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Inequality in Welfare Provision and Taxation between U.S. States


Description of Research Project:

The American federal government has done little to combat rising inequality over the past several decades. State governments, meanwhile, have taken a more active and important role in redistribution. State governments control a wide range of policies that can affect economic inequalities both at the bottom and toward the top of the income distribution. Their influence has risen since the 1990s and has major consequences both for inequality within their borders and nationwide.

I am working on several projects on redistributive politics in U.S. states. I focus on the programs of Temporary Assistance to Needy Families (TANF) and Medicaid as well as tax policy. Policy in each of these areas has important implications for economic inequalities both through how much states spend on (or raise from) them as well as who benefits from (or pays for) them. In other words, both their size and shape have important consequences for inequality.  We will track how these policies differ between states and how they have changed over time. This will allow us to examine what their effect is on class and race-based inequalities are as well as what factors influence states to choose a strategy for redistribution. Finally, we will look at political responses to inequality to examine the role of inequality itself in the policymaking process.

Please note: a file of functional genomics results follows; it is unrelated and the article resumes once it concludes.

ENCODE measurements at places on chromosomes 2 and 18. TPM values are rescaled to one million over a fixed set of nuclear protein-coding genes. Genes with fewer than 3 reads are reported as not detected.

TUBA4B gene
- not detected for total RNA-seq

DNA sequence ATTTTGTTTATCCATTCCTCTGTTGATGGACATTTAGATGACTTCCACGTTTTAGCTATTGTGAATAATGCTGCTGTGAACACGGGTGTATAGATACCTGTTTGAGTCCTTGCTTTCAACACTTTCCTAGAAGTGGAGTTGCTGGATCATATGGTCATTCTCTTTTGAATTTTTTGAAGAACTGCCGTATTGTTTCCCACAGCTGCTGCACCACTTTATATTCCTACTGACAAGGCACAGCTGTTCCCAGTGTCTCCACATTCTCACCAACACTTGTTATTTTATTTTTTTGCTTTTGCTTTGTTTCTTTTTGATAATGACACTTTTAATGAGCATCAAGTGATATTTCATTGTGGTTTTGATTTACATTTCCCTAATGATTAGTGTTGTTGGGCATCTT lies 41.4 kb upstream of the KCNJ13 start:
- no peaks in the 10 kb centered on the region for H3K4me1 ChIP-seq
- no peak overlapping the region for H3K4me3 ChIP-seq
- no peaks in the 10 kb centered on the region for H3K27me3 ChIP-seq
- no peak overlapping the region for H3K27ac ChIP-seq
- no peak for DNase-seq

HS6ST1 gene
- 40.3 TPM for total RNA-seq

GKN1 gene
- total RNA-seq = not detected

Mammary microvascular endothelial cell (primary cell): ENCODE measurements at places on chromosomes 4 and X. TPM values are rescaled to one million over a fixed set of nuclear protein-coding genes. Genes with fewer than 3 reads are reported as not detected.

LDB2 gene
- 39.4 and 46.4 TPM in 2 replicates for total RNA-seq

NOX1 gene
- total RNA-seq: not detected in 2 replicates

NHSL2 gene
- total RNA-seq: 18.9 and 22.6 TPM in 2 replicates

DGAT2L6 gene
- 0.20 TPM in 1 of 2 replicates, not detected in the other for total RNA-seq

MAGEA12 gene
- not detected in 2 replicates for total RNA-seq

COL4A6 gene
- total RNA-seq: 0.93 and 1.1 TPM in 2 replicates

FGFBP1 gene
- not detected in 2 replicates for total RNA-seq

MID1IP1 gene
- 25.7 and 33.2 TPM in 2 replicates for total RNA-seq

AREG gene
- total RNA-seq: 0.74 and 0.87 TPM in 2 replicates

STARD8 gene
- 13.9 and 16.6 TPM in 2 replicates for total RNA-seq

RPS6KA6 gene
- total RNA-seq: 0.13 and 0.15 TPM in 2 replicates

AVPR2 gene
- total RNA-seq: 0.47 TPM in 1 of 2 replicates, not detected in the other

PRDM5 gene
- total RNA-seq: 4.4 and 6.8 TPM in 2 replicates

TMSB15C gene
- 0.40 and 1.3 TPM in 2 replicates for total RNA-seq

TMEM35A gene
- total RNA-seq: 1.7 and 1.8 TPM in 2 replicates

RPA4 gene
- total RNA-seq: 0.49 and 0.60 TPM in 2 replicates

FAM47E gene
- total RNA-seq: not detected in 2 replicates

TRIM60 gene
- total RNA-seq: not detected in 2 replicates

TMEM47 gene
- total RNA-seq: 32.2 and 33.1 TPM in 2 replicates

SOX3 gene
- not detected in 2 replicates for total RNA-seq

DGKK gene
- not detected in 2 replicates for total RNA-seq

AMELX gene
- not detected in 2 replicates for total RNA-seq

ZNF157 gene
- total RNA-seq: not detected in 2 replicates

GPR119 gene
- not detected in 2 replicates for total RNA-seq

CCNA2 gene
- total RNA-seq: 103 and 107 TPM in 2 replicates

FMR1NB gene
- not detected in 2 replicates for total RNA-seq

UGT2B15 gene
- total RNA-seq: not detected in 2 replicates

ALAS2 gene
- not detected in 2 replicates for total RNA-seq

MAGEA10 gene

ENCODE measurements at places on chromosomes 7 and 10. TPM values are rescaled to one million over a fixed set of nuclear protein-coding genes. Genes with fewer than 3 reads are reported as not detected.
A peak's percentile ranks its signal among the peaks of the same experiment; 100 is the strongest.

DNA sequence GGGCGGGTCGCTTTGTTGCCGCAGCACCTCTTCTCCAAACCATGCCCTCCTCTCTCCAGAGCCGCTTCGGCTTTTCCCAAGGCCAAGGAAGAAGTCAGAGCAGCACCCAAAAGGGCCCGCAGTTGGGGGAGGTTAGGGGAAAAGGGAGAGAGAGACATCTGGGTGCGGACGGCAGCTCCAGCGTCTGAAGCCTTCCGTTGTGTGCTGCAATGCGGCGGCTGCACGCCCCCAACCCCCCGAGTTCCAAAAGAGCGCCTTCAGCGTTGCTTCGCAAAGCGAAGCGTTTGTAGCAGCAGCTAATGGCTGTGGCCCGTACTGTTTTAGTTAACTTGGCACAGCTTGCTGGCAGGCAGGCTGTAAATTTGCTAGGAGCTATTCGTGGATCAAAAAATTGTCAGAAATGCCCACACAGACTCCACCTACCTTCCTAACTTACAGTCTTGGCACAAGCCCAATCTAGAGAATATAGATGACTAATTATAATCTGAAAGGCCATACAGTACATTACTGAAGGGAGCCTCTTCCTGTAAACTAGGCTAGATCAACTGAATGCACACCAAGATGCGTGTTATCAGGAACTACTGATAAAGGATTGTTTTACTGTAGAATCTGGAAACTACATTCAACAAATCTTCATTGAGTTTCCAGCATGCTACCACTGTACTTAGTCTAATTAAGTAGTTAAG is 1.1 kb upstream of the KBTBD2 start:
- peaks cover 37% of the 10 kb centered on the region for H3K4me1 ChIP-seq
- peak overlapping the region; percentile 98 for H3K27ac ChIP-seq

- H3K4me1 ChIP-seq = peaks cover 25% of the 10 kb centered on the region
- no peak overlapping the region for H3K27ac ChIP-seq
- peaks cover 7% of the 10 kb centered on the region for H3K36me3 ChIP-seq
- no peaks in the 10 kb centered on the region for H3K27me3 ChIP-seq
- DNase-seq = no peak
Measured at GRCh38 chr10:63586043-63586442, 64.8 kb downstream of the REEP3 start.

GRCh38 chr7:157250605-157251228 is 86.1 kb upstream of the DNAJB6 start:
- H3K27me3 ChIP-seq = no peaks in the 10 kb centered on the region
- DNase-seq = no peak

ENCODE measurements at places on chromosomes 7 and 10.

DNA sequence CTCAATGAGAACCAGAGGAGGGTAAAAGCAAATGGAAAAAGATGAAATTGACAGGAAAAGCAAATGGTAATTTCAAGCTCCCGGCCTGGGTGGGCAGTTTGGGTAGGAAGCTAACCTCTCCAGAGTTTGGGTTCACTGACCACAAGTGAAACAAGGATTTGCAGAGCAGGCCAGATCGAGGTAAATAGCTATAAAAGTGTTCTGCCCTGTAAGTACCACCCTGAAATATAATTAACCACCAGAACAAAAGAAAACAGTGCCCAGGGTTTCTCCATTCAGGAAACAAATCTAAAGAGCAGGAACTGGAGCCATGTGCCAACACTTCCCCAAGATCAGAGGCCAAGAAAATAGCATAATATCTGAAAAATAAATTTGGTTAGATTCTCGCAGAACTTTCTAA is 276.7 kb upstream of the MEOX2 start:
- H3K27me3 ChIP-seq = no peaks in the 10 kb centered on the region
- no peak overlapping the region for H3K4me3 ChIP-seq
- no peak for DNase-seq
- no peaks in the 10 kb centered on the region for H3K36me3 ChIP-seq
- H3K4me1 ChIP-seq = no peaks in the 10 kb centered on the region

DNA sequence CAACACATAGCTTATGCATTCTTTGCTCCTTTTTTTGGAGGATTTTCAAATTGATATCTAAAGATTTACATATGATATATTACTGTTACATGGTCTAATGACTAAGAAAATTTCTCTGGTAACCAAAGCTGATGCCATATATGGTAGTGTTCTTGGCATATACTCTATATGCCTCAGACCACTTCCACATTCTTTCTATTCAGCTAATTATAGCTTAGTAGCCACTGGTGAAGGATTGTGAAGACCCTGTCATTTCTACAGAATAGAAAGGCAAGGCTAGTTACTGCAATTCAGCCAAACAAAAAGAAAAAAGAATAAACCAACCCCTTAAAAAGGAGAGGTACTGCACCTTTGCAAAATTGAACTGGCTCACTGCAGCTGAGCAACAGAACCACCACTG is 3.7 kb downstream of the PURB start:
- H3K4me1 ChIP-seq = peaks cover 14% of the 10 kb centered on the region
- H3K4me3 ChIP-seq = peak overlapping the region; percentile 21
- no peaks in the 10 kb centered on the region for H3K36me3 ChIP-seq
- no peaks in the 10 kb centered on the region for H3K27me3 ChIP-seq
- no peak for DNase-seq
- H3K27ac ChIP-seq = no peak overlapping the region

Description of Work that will be Assigned:

There is a variety of types of work available based on applicants’ interest and skills. The three main tasks available are 1) accessing data available from various sources online and performing data management and exploration tasks, 2) performing archival research using online news article databases to examine specific cases of policy change, and 3) searching for and reviewing academic literature and policy reports on welfare policy and taxation in U.S. states. I will work with research assistants to develop data management and analysis skills using R to the extent they would prefer to be most engaged in working with quantitative data. Assistants will spend a small amount of time reading academic literature on the topic at the beginning of the semester, and I will make more time available for them to do so later on if they would like.

Supervising Faculty Member: Greta Krippner

Graduate Student: Chalem Bolton

Contact Information:

Average Hours Per Week: 3 weekly per credit; flexible when students have more coursework

Range of Credits Students can Earn: 1-3

Number of Positions Available: 3